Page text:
Run Employee Background Checks?

Small business owners are legally obligated to confirm and authenticate the identity of employees or face potential penalties. From illegal aliens to security issues, employee screening and background checks are a necessary part of doing business. In fact, the most common employers conduct background checks is to verify the applicant’s qualifications followed by the need to verify his or her eligibility to work in the U.S.A.

Higher levels of scrutiny may be required for employees dealing with sensitive or confidential data or to work in certain areas that require security precautions. Most look good on paper; after all, they wrote their own resumes. Unfortunately, you shouldn’t believe everything you read. Research indicates over 50 percent of people have lied on a resume.

Don’t confuse reference checks with background checks. In a reference check you are given someone’s opinion of prior job performance. Background checks give you detailed facts about the persons employment history. The cost of conducting a background check can vary from state to state and how in-depth the search needs to be. In general, it averages $20 to verify a Social Security Number. Sex-offender registry checks can run as high as $60 each.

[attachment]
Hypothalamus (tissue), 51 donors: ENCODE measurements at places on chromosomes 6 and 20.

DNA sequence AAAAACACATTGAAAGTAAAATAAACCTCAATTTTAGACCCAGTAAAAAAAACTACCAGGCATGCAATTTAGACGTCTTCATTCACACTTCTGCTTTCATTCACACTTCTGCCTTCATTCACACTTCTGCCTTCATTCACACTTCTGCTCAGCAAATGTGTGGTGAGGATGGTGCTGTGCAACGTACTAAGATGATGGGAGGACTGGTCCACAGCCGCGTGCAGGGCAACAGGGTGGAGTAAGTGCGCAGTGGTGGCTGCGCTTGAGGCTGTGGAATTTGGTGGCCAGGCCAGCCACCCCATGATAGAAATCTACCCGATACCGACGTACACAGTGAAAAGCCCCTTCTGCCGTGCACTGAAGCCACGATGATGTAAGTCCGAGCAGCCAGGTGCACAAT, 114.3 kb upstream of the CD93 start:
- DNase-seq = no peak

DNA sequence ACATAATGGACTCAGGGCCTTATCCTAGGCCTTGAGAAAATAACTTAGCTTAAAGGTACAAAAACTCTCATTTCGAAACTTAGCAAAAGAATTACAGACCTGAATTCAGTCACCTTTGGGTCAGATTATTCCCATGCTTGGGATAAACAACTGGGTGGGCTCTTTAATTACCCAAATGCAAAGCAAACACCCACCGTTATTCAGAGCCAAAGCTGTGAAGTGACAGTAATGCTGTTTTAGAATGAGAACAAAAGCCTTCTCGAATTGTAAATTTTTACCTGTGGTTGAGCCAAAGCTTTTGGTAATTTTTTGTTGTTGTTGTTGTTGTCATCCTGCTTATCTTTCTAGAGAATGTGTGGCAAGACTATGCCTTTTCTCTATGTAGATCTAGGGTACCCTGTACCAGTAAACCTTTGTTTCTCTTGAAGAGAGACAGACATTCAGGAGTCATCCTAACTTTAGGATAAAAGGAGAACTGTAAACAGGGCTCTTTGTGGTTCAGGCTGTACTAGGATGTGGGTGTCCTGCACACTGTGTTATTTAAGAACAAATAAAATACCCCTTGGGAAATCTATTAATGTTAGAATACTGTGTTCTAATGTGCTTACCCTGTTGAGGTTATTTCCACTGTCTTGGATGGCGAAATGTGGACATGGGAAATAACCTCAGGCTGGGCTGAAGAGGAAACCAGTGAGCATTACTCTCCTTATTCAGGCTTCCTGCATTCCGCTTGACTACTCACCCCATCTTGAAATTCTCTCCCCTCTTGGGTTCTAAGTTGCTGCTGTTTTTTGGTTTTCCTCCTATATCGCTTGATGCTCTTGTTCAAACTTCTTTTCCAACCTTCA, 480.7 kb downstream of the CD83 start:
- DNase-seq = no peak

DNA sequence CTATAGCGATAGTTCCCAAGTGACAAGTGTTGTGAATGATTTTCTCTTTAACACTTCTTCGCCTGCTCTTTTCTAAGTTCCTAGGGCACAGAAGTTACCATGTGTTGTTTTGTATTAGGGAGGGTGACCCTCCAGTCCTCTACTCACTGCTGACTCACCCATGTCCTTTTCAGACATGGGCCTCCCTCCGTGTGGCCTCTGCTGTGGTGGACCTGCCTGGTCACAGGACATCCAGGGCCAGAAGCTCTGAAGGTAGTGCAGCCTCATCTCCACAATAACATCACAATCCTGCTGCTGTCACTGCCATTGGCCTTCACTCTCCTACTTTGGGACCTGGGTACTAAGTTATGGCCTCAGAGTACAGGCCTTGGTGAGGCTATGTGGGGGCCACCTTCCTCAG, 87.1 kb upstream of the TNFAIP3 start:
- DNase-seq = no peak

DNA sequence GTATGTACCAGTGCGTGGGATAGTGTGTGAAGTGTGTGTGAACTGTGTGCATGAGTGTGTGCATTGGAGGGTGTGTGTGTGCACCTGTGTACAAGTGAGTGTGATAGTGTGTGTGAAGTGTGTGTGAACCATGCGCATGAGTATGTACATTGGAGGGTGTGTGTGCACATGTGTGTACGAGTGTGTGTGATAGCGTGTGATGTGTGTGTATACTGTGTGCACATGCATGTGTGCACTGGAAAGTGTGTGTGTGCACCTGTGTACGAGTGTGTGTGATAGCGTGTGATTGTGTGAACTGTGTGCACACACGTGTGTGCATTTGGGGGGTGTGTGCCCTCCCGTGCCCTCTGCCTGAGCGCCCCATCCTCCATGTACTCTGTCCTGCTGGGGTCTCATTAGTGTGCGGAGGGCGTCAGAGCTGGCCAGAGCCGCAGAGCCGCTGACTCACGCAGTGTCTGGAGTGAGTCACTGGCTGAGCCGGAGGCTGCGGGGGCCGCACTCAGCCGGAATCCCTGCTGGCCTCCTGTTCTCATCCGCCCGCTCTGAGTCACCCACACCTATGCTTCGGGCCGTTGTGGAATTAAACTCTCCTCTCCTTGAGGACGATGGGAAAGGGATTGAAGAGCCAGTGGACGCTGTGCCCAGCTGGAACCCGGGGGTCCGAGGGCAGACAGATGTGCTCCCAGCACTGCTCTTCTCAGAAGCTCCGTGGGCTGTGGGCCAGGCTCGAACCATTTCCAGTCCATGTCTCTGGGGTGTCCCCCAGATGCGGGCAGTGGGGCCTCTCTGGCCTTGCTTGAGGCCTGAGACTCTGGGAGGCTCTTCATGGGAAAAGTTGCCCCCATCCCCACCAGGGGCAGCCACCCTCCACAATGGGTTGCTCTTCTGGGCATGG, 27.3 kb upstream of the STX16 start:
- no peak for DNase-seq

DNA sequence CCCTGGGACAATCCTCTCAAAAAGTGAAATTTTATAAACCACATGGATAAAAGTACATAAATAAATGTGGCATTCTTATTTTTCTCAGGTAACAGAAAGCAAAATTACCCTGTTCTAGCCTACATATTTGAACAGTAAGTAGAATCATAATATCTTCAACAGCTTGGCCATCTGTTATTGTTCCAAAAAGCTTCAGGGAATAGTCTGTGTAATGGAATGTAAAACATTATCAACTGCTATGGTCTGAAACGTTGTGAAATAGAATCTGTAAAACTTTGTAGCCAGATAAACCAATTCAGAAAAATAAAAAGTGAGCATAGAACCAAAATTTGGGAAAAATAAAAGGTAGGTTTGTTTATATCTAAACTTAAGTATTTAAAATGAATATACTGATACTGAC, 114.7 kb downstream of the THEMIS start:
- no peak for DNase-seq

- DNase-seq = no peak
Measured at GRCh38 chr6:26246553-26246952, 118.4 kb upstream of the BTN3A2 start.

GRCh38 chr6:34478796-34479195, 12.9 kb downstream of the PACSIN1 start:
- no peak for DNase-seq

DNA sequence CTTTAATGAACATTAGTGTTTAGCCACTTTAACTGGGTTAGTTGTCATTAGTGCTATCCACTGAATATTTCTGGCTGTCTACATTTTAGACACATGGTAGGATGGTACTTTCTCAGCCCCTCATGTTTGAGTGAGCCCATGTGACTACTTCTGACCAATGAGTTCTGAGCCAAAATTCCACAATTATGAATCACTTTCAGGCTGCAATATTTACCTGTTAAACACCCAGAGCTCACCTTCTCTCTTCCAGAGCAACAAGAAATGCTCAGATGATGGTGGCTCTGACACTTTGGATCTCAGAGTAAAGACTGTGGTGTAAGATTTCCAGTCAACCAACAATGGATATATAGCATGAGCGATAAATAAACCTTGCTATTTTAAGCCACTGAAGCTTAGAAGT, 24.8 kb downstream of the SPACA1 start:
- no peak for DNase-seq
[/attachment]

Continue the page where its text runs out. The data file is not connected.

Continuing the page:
The more information you want, the more you will pay and the longer it will take to process the information. If you regularly run comprehensive background checks, it might be a wise investment to hire a firm that specializes in this area. Often, if you process a high-volume of candidates, you will be granted significant discounts. Contact Us to learn how to save time and money when performing employee background checks and verification.


Questions NOT to Ask During an Interview

Small business owners should know which questions are illegal to ask during an interview. Unfortunately that is easier said than done. Appropriate questions are based upon anti-discriminatory laws that vary from state to state. A variety of federal, state and local laws prohibit employment discrimination, included basing a hiring decision on a protected trait. Generally speaking, the following are illegal in all states so avoid asking any questions that will reveal the following information about a potential employee or applicant:
  • Age
  • Religion
  • Race
  • National Origin
  • Gender
  • Citizenship (Although you may inquire about employment eligibility)
  • Disability
  • Union membership
  • Marital status (depending on the state)
  • Workers compensation history (depending on the state)
  • Prior arrests or convictions (depending on the state)
  • Sexual orientation (depending on the state)